If you follow those rules we merely charge you a shit-ton of money and have Border Farce and Quarantine go over your boat with a fine tooth comb. But we don't actually lock you up.

Well, unless you're from the USA, carry guns on board and don't declare them. But look on the bright side - Singapore might hang you for that so it's all relative.

FKT

and there is no gum on the street in singapore so everthing balances out

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1 minute ago, KC375 said:

and there is no gum on the street in singapore so everthing balances out

No graffiti either. Singapore has a hell of a lot going for it, provided you don't mind living in a corporate fascist State. One would need to keep in mind one of the other Chinese curses - 'may you come to the attention of those in authority'.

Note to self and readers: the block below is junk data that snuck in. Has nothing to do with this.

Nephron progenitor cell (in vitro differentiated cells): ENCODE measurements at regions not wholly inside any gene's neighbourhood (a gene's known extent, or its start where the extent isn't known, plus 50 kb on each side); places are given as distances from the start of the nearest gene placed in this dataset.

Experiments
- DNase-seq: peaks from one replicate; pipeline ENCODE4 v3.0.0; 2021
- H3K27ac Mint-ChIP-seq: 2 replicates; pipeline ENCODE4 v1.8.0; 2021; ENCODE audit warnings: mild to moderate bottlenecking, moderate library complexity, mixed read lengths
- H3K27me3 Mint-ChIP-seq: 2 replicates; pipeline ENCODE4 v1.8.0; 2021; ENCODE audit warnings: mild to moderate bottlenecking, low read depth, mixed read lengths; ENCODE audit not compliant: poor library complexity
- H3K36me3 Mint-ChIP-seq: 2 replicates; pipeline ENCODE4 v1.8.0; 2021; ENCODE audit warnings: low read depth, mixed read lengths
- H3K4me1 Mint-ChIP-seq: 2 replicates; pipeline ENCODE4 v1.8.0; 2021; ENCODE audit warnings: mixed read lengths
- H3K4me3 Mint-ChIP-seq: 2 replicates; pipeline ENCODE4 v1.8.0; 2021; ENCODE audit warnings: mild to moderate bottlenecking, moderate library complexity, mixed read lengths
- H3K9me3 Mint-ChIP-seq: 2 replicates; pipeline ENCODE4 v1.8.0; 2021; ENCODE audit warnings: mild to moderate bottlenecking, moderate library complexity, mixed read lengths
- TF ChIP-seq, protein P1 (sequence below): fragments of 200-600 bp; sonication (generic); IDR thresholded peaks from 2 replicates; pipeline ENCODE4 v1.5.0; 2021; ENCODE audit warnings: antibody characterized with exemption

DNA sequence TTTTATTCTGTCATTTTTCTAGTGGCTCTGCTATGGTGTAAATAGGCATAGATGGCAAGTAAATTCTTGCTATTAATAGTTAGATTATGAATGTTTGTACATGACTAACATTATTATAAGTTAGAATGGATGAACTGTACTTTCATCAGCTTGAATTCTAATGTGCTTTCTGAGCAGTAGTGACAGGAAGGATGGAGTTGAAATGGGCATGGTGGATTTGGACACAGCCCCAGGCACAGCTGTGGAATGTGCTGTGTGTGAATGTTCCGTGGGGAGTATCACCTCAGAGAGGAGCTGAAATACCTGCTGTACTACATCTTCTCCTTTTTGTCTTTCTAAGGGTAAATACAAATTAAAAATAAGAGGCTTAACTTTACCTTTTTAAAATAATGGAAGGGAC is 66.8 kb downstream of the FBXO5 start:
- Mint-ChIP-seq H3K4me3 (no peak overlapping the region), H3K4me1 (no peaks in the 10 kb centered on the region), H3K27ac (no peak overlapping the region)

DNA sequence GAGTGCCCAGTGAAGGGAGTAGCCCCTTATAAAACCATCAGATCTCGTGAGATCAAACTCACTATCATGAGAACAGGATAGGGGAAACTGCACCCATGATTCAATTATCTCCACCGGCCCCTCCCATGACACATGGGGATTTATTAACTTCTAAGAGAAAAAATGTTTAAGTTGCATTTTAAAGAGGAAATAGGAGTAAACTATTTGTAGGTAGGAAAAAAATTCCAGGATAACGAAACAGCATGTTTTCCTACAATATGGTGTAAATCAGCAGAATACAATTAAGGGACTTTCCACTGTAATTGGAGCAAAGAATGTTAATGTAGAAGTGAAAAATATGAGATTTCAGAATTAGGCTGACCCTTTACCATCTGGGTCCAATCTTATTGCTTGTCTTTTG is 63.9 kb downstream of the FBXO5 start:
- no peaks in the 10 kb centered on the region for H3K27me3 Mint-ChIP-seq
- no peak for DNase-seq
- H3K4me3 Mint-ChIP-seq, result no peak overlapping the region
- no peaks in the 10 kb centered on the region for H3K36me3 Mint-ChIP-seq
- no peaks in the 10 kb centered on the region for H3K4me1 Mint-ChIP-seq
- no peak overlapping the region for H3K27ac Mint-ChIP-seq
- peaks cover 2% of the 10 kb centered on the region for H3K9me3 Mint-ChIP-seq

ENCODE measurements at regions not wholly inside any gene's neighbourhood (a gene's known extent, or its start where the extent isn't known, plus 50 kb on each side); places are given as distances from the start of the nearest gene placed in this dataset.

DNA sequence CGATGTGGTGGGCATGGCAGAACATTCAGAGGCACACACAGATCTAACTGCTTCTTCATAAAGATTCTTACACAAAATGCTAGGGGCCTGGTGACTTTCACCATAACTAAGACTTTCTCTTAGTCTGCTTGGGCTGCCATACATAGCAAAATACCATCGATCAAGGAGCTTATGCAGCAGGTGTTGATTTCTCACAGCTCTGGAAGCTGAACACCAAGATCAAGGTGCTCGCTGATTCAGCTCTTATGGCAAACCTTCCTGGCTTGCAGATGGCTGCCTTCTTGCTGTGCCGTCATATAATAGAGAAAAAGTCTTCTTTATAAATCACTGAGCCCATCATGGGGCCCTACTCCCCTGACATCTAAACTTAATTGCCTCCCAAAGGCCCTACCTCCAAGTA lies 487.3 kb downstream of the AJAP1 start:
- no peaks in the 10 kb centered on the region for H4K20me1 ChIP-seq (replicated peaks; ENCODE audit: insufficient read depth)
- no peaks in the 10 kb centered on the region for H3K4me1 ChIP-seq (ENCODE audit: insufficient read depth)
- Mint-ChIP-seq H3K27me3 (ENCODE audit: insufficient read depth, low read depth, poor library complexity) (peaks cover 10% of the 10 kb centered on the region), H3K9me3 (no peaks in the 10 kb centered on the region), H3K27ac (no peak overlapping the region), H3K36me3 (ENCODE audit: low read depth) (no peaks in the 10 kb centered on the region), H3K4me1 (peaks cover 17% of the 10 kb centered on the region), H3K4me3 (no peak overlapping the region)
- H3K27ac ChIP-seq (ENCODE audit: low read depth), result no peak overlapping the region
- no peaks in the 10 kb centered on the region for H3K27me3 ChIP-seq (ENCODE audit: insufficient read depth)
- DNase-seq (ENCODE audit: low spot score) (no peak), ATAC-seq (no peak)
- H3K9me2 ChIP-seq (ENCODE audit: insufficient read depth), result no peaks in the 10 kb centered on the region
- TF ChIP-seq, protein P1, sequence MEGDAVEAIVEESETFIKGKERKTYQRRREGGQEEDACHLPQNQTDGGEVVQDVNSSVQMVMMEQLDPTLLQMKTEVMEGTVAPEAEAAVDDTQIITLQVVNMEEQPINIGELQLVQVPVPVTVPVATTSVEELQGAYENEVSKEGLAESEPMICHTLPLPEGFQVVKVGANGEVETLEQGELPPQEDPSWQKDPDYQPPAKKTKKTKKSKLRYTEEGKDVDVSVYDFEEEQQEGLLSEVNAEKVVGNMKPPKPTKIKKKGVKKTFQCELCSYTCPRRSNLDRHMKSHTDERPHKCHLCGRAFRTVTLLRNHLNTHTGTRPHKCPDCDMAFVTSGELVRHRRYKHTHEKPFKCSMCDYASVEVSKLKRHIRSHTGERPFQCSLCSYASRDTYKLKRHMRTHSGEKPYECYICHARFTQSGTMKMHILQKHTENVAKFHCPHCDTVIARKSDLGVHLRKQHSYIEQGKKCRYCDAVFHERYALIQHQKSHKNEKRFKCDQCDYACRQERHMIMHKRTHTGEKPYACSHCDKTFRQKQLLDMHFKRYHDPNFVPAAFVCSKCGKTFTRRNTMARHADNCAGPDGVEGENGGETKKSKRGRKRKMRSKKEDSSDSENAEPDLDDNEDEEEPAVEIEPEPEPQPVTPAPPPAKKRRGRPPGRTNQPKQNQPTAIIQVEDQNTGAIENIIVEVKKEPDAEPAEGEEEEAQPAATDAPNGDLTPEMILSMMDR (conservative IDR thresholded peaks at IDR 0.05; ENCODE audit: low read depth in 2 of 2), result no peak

FKT

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19 minutes ago, Fah Kiew Tu said:

Shut up. New Zealand is a nice place. It won't be improved by a bunch of people from rich Northern Hemisphere countries moving there.

I think they should go to Vancouver myself.

FKT

You got no skin in either game. :P

Careful or I'll wax lyrical about Tazzie.

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Just now, SloopJonB said:

You got no skin in either game. :P

Careful or I'll wax lyrical about Tazzie.

Then I'll post pictures of a typical day here. Coming home last week into the teeth of a 25 knot gusting 30+ westerly. The sharks. The crocodiles. The dugongs along LB/s foreshore. Dingos that eat babies on Fraser Island. Tiger snakes and death adders.

NZ is a bit too close to home. I'd prefer that the wannabe refugees stayed in the Northern Hemisphere, thanks.